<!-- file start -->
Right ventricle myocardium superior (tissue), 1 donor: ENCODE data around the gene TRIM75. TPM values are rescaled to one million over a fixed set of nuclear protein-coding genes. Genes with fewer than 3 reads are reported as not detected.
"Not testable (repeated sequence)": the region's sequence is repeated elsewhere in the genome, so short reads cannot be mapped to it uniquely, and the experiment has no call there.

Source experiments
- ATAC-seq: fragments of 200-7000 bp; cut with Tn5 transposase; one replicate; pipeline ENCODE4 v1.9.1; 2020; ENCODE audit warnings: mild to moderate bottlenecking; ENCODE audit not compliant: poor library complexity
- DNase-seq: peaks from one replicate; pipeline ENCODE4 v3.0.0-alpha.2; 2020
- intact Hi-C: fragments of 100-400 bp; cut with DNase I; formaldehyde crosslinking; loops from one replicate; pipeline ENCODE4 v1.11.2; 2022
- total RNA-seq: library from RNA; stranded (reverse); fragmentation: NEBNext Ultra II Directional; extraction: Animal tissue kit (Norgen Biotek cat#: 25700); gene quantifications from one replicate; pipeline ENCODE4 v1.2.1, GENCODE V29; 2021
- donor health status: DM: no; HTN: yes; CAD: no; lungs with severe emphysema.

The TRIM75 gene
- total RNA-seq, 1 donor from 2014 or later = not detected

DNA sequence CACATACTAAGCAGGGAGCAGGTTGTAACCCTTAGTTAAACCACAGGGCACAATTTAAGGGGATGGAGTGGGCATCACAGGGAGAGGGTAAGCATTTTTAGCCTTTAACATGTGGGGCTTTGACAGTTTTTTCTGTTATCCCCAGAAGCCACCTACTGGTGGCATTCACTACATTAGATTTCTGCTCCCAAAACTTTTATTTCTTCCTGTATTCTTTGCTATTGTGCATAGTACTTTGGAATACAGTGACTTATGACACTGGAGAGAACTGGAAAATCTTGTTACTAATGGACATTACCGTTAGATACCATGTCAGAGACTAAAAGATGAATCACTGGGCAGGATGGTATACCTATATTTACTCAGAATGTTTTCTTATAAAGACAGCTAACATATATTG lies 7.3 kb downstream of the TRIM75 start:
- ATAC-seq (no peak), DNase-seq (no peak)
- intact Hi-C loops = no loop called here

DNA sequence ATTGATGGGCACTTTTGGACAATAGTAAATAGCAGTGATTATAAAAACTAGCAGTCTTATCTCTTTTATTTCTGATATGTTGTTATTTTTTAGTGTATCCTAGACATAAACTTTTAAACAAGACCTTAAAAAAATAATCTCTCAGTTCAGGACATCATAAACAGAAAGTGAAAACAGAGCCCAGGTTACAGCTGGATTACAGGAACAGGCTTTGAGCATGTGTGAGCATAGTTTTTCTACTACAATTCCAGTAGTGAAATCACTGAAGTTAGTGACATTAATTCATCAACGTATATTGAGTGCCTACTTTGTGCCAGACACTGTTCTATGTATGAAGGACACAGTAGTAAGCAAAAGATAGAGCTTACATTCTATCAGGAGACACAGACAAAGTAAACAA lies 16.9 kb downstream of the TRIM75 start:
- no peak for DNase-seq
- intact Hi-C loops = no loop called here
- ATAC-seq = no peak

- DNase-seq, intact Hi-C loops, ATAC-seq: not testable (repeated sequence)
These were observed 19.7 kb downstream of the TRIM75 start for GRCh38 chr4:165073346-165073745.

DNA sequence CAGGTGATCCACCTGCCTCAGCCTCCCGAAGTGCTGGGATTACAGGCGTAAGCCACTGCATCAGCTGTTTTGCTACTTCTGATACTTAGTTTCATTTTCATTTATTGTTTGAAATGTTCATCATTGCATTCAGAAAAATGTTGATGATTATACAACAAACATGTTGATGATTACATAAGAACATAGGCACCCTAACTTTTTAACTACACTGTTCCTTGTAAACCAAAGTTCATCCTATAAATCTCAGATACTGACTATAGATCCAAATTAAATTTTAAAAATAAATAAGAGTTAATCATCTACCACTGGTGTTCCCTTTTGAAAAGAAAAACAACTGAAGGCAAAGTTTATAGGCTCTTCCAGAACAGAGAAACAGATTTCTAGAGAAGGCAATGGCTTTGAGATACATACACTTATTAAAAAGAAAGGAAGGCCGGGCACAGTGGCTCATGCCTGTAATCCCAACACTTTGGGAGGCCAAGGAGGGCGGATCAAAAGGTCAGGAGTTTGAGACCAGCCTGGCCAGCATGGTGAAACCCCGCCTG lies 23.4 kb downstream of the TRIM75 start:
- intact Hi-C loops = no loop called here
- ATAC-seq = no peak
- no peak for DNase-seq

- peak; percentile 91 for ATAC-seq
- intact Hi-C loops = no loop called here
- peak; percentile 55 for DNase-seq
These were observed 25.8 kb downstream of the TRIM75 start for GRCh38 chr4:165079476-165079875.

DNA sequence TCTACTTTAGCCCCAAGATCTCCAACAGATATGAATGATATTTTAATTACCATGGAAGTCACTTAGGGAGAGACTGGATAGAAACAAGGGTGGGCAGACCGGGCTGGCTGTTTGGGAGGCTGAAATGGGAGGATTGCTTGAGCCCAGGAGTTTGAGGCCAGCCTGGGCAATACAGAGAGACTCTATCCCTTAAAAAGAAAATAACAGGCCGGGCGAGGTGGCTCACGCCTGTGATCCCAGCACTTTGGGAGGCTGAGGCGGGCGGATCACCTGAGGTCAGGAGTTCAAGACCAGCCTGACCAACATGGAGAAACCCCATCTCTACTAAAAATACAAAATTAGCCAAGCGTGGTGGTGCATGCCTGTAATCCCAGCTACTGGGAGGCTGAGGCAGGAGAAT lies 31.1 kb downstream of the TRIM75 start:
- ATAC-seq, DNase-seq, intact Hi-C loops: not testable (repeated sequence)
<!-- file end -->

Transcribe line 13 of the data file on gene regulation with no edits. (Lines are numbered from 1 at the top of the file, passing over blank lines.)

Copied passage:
- intact Hi-C loops = no loop called here